Protecting a Small Business as a Limited Liability Company (LLC)

By Jennifer Reuting

Tens of millions of Americans operate small businesses. They range from small, home-based side businesses to fully operational companies with many employees.

For the most part, these individuals operate without protection. Granted, they may not take what they do too seriously. They may consider themselves independent contractors or consultants, but in today’s litigious society, operating without even a basic level of liability protection is a bad move.

Not to mention that establishing your (albeit “small”) business as an LLC helps others take it more seriously. If it’s clear to the world that you’re serious about your business, others will be serious about it as well.

If you’re operating as a sole proprietorship, you’re probably used to a specific way of being taxed and the liberty of not having to keep records or officially document decisions. And, unless you’re a full-fledged operation, you may think that this is worth the risks.

Spending a lot of time and money to form a corporation or an LLC is overkill for a simple, at-home web designer, plumber, or dog walker, right? Well, consider this: What if one of the dogs you’re walking bites someone? Or the pipes you installed burst, causing tens of thousands of dollars in water damage? When you’re sued, you risk losing everything — not just your business, but all your personal assets as well.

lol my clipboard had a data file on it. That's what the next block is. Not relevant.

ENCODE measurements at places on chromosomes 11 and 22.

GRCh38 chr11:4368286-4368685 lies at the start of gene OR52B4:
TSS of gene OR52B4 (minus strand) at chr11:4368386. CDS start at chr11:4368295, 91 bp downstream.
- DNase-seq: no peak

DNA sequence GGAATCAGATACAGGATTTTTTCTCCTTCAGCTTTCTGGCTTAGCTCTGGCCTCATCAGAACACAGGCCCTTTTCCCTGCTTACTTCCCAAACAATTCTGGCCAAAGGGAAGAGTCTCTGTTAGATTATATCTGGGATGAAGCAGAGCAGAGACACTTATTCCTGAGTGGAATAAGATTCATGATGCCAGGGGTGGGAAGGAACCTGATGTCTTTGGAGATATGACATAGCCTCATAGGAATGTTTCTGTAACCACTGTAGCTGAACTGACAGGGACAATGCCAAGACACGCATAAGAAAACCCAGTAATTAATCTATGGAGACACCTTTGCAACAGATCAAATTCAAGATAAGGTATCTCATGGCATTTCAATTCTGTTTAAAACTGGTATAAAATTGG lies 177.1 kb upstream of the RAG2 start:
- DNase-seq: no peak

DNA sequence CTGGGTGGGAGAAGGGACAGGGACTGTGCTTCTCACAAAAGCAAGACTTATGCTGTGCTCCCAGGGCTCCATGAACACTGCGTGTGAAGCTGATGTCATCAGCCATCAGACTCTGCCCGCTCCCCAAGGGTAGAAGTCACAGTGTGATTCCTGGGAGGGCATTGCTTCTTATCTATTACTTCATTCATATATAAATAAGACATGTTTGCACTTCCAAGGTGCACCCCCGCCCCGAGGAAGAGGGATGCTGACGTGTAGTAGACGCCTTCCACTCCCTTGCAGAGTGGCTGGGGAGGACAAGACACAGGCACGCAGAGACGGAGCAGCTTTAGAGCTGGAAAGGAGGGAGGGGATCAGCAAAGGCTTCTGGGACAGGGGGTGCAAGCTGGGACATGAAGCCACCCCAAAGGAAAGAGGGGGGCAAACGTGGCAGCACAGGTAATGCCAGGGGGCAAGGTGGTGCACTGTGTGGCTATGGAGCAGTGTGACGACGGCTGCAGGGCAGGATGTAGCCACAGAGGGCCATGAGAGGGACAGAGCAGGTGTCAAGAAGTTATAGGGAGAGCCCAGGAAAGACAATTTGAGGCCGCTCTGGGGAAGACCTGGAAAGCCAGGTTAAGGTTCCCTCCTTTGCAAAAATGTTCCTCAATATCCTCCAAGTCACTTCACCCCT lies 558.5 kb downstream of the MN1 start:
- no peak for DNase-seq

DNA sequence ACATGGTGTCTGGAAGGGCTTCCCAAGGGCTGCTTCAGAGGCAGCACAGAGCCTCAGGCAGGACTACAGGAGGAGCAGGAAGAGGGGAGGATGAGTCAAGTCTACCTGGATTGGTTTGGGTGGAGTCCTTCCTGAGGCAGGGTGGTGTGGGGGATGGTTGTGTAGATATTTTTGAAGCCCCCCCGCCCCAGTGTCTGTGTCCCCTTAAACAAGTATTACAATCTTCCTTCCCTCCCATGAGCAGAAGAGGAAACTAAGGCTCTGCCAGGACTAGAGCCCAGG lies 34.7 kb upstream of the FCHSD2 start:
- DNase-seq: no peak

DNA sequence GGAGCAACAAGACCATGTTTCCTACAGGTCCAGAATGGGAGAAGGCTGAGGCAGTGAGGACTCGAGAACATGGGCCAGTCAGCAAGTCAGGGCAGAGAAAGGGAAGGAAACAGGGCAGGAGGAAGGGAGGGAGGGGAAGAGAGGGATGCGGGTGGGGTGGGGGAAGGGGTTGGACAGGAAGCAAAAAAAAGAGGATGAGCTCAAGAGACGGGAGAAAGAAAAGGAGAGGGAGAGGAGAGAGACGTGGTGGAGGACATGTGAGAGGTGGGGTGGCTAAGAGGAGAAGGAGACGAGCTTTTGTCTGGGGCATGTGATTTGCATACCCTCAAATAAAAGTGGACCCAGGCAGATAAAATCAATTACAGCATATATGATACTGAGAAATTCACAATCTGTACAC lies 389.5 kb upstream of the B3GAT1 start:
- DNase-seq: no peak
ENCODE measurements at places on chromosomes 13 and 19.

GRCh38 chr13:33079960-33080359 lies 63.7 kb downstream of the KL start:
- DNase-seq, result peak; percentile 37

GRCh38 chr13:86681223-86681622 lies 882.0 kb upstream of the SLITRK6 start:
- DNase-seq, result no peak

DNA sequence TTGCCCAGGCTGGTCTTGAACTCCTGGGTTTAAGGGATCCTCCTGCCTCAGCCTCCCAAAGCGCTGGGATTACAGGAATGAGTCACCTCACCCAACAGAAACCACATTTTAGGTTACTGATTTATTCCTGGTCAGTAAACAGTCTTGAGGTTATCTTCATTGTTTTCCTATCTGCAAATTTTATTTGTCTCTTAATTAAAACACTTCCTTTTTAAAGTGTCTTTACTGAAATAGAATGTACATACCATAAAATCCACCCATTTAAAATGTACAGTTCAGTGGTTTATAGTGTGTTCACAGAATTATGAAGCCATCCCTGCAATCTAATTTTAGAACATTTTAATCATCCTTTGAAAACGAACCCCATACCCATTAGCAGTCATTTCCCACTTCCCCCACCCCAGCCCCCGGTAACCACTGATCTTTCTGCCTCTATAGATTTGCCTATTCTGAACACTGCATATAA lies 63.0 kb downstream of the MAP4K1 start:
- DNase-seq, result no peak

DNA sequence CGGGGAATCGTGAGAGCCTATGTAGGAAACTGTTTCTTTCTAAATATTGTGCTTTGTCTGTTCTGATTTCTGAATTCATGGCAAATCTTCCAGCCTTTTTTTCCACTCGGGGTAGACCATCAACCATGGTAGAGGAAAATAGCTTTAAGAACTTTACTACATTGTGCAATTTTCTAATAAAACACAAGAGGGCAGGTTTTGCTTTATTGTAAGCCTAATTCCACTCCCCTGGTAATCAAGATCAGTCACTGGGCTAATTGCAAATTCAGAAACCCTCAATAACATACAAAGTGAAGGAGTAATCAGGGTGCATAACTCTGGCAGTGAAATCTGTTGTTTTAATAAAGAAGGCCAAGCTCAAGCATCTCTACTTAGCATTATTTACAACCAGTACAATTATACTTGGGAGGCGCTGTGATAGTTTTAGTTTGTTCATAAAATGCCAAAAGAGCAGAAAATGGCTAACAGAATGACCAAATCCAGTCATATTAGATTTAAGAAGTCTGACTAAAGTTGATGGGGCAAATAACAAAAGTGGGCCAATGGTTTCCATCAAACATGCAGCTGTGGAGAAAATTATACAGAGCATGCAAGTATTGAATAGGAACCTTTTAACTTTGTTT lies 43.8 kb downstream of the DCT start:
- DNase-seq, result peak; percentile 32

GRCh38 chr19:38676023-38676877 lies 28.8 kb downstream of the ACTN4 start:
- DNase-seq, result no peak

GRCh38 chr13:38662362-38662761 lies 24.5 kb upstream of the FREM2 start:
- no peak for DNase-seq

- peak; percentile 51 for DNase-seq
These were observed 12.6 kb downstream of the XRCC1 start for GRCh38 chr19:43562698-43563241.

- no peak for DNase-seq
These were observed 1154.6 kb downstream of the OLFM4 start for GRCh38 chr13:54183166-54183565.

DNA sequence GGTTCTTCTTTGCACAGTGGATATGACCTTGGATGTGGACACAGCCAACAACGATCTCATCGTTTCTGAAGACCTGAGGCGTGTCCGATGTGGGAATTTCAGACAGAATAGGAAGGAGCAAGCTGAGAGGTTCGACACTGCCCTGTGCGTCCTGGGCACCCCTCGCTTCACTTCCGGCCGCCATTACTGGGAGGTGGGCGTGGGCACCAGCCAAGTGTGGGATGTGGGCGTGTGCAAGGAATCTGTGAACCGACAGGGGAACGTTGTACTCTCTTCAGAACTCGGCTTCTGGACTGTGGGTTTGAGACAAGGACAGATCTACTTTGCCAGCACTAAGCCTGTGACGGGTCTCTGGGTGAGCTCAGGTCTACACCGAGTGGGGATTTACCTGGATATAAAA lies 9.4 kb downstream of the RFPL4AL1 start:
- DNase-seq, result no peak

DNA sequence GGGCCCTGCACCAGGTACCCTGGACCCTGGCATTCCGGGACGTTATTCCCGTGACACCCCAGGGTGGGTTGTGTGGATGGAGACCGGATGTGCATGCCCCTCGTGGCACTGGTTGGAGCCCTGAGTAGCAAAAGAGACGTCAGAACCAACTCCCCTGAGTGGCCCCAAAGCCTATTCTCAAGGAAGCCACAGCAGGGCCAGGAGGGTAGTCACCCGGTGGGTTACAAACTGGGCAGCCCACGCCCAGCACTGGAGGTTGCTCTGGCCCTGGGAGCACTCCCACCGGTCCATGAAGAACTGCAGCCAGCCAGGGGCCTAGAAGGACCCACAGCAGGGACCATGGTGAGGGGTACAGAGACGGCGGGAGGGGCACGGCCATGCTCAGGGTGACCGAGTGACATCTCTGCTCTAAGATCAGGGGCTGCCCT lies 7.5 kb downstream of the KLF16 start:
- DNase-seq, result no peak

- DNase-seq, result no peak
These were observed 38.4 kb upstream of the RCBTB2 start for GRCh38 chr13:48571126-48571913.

Very few businesses wouldn’t benefit from the protection of an LLC or a corporation. If you’re still operating as a sole proprietor, your accountant or CPA probably has advised you to remain so.

What a lot of tax professionals don’t understand is that even if a particular business may not derive tax benefits from forming an LLC or a corporation, operating as a sole proprietorship is still a dangerous proposition because of the risk of losing all your personal assets in a lawsuit.